Learn about the following species groups (including their most common members, as well as purchasing, storage and cooking information), or select a specific species from the species list on the right.
Crayfish, green rocklobster, local lobster, packhorse crayfish, Sydney crayfish.
Palinuridae (spiny lobsters).
Available wild-caught, these marine crustaceans are found from the NSW-Queensland border to Bass Strait and the north-eastern coast of Tasmania, from close inshore to depths of over 200m, mainly in areas of exposed reef. Their fishery is comparatively small, but valuable given their popularity in the Sydney market. They are caught in baited traps, mainly off NSW. They look similar to Southern Rocklobsters, but their shell is greeny-black before cooking, instead of orange-red, and the tail is smooth. They differ from Tropical and Western Rocklobsters in that their antennae and antennules (between the antennae) are short and the flagella on the antennules aren’t forked. Rocklobsters are mostly active after dark and are carnivorous scavengers, feeding on bottom-dwelling invertebrates.
Available year round.
They are the largest Rocklobsters in the world, recorded up to 8kg and over 40cm carapace length, commonly 400g-2.5kg and 10.5-17cm.
Southern Rocklobster, Tropical Rocklobster, Western Rocklobster, Champagne Lobster.
Sold whole and as tails. Look for brightly coloured, firm, intact, lustrous shells, without any discolouration, particularly at joints, and a pleasant fresh sea smell. If possible buy live, avoid green (raw, dead) Rocklobsters (except for frozen tails) as it's hard to tell how long they’ve been dead.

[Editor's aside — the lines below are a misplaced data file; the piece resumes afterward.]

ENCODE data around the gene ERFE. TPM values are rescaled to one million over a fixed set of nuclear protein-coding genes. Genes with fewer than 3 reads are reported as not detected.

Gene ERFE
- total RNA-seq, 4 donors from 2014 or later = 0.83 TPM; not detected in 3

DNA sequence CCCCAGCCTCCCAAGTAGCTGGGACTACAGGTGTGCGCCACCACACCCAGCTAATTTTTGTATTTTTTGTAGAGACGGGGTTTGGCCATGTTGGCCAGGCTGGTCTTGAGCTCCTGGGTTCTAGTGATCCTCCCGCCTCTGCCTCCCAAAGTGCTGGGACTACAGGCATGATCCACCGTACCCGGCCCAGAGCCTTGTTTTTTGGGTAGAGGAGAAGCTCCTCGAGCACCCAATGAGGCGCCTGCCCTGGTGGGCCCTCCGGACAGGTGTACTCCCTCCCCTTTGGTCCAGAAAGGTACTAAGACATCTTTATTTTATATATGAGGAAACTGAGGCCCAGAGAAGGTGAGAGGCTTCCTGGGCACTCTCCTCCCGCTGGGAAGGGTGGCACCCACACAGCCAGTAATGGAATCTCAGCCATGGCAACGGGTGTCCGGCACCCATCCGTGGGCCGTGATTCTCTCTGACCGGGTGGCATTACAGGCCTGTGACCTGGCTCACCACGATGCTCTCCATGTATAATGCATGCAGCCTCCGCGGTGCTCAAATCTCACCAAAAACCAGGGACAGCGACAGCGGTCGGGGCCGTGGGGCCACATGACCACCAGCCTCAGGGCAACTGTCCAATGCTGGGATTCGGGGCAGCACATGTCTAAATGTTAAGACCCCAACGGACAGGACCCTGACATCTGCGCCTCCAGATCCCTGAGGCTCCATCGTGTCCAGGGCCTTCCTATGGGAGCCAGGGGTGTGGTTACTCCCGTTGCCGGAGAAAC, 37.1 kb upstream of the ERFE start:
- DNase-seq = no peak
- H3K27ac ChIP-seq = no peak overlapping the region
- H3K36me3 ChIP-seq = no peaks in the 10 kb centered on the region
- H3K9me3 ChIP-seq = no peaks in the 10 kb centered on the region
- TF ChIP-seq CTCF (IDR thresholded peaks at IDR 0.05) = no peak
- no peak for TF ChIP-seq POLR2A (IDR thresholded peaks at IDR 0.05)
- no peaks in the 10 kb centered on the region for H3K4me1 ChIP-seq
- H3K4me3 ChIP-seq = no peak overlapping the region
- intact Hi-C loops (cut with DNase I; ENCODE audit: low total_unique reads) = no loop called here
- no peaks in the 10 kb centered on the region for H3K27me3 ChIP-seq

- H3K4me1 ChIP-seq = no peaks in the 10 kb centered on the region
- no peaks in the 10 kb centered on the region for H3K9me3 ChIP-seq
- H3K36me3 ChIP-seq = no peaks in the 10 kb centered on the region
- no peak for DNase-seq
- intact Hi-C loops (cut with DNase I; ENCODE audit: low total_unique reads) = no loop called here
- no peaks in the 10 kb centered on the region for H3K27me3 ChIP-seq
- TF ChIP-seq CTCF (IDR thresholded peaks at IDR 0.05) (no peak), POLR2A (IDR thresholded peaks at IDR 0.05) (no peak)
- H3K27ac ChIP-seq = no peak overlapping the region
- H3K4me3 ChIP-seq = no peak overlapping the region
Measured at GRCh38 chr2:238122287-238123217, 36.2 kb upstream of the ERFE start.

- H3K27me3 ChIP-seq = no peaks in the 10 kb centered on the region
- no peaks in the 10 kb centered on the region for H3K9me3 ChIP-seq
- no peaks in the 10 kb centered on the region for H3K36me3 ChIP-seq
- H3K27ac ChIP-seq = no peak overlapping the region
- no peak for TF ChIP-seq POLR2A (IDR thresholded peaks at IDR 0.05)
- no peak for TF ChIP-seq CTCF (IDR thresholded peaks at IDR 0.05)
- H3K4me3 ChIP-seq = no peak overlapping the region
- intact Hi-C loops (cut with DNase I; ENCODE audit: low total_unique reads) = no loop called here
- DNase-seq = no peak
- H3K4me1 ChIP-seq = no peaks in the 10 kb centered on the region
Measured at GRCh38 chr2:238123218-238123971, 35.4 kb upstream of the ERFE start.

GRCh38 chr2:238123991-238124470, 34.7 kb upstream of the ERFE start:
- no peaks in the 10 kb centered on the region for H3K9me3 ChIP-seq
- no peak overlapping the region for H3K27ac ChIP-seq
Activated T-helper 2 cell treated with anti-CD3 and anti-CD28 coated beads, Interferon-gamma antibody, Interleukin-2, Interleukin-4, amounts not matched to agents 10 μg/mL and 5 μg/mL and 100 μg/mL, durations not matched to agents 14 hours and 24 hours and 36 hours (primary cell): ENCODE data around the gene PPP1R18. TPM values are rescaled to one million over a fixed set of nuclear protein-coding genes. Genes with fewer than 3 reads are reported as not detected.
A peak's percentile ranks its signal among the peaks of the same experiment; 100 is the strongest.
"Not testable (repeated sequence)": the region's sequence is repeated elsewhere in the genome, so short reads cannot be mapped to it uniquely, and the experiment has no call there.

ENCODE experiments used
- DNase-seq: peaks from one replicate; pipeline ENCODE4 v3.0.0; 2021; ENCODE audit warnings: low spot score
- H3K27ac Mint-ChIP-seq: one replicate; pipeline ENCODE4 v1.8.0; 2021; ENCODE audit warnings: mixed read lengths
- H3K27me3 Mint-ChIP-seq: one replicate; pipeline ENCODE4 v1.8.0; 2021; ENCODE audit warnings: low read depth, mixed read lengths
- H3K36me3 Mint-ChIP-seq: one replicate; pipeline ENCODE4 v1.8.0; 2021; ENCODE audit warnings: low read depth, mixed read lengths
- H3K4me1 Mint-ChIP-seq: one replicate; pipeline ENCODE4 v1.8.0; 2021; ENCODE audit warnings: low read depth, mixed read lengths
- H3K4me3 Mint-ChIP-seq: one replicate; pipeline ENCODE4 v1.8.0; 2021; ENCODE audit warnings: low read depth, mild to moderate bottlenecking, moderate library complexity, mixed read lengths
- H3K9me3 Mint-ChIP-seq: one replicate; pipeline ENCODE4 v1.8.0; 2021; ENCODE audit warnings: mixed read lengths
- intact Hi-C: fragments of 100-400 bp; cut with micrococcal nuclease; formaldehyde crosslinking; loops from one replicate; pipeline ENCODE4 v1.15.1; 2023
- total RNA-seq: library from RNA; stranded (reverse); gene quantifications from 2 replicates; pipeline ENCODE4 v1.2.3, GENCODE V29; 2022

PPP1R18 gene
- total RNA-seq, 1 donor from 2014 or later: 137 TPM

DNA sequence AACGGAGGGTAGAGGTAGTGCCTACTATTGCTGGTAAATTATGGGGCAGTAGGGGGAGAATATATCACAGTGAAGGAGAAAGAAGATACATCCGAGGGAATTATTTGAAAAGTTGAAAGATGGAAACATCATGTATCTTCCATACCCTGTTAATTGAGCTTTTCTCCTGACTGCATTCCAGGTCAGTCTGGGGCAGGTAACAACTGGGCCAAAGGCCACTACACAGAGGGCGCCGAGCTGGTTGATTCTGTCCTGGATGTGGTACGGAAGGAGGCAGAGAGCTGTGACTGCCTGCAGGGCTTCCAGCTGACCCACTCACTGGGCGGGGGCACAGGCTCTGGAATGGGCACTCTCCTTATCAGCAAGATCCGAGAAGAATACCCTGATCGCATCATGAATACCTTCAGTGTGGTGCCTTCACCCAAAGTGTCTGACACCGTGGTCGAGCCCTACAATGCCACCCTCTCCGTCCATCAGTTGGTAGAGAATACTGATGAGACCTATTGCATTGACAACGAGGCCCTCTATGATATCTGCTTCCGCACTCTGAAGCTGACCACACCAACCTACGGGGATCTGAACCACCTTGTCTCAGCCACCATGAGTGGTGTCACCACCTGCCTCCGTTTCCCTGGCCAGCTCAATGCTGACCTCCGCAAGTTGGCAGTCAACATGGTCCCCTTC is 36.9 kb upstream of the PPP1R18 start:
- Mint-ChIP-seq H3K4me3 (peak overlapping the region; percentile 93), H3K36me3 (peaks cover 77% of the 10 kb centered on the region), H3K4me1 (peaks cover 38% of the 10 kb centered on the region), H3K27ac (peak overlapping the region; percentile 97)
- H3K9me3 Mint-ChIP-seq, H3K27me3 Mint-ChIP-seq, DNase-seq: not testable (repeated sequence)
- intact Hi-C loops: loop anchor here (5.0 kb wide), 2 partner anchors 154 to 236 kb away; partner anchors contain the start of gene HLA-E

Live crustaceans should be consumed as soon as possible after purchase. Place in a container, cover with damp paper or cloth and keep in the warmest part of the refrigerator, which is usually the crisper (optimum 5°C). Wrap dead Rocklobsters in plastic wrap or place in an airtight container. Refrigerate for up to 3 days or freeze for up to 3 months below -18ºC.
Average yield is 35% of total weight (almost entirely in the tail) and up to 45% in small specimens. Has a sweet rich flavour, low oiliness and moist, medium-firm flesh, which is translucent when raw and white with orange tinges when cooked. Leg meat is often a little sweeter than tail meat. Shells turn red when cooked. The most humane, and easiest, method of killing any crustacean is to chill it in the freezer for about 45 minutes until it becomes insensible (but not long enough to freeze it). Once chilled, it should be killed promptly by splitting in half or dropping into rapidly boiling water. See www.rspca.org.au for more details.
Steam, poach, deep-fry, pan-fry, stir-fry, bake, grill, barbecue, raw (sashimi). Rocklobsters from cooler waters (such as Eastern) are preferred for cooking. The firm flesh holds together well during most cooking methods. Undercook, rather than overcook, them, as they will continue cooking in the residual heat; overcooked Rocklobster will become tough and leathery. The carapace can be used to flavour stocks, soups and sauces.
Butter, cayenne, coconut, cream, dill, French tarragon, garlic, lemon, lime, mustard, Pernod, white wine.
Crabs, Bugs, Prawns, other Rocklobsters.
Tropical Rocklobsters, tails and whole, cooked (chilled and frozen), are imported from Chile, Cuba, Mexico, Papua New Guinea and India. Southern Rocklobsters are imported from New Zealand.
Barbecued Lemongrass Rocklobster with Cucumber & Carrot Salad >
Rocklobster Salad with Radish, Orange & Mint >
Pan-fried Rocklobster with Verjuice >
Rocklobster Thermidor >
Rocklobster & Herb Salad with Asian Dressing >